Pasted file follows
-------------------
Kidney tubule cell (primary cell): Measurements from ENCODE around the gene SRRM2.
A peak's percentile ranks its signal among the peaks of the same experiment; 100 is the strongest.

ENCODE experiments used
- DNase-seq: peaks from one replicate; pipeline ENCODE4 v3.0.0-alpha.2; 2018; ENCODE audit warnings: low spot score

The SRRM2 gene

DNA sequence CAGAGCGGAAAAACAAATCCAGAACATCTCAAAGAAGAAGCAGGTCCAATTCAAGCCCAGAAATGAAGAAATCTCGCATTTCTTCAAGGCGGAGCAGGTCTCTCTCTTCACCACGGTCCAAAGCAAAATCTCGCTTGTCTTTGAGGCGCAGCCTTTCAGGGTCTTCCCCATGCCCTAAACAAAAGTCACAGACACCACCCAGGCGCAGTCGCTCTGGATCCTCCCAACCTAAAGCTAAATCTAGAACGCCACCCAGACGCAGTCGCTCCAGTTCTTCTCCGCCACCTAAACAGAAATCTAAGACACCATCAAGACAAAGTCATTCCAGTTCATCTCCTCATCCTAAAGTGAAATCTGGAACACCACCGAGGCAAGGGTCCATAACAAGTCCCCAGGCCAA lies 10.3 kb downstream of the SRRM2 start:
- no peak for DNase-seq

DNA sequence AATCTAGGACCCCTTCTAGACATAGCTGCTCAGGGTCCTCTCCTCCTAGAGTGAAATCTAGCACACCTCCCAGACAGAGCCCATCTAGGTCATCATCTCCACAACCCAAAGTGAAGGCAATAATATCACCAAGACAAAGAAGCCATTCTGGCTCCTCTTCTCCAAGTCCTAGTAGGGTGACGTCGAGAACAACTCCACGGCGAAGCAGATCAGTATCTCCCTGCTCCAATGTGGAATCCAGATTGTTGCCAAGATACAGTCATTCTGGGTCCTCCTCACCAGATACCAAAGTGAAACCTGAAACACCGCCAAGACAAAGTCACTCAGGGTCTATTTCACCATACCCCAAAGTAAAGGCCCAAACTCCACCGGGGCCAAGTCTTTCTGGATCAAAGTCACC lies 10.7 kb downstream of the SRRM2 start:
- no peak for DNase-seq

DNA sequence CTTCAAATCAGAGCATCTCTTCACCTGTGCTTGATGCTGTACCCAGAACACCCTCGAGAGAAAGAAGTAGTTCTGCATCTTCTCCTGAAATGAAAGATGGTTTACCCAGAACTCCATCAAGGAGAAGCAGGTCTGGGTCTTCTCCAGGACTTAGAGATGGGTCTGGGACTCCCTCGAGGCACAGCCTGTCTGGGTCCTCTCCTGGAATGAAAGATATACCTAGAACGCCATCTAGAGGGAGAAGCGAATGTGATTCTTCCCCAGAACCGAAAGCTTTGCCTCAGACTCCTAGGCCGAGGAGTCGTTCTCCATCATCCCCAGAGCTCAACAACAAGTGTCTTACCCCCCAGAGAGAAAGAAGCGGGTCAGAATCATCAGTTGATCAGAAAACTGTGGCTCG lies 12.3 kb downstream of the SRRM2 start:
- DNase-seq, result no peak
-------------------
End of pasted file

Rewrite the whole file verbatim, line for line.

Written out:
Kidney tubule cell (primary cell): Measurements from ENCODE around the gene SRRM2.
A peak's percentile ranks its signal among the peaks of the same experiment; 100 is the strongest.

ENCODE experiments used
- DNase-seq: peaks from one replicate; pipeline ENCODE4 v3.0.0-alpha.2; 2018; ENCODE audit warnings: low spot score

The SRRM2 gene

DNA sequence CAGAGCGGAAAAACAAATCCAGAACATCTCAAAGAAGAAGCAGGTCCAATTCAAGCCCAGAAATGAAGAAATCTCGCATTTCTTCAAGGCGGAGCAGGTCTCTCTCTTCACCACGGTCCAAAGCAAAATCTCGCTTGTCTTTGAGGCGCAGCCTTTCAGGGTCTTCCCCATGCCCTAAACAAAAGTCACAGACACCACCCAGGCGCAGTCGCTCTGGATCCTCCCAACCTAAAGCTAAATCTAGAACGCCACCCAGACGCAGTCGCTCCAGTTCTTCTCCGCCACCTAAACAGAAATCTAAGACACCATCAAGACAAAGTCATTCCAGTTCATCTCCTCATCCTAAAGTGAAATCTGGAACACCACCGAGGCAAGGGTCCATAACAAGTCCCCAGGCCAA lies 10.3 kb downstream of the SRRM2 start:
- no peak for DNase-seq

DNA sequence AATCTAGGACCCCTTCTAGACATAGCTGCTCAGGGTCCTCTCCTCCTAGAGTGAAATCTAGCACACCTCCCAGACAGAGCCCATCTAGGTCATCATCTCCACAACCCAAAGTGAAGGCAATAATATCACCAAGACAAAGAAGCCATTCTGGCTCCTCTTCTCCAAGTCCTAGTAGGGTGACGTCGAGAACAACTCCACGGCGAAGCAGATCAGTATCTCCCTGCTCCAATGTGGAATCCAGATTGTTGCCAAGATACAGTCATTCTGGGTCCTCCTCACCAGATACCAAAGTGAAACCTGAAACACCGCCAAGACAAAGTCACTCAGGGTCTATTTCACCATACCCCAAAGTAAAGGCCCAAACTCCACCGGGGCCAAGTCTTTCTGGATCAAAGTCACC lies 10.7 kb downstream of the SRRM2 start:
- no peak for DNase-seq

DNA sequence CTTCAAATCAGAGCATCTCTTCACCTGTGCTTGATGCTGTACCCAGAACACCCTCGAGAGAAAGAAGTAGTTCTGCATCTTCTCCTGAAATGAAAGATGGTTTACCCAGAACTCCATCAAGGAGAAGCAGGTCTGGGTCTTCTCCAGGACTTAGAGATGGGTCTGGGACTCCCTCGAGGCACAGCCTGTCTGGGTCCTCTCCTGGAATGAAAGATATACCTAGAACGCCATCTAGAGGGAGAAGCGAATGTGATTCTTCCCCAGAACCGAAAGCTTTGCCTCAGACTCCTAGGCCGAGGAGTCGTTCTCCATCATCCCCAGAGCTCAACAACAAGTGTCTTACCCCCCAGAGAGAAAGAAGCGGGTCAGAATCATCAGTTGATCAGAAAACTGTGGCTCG lies 12.3 kb downstream of the SRRM2 start:
- DNase-seq, result no peak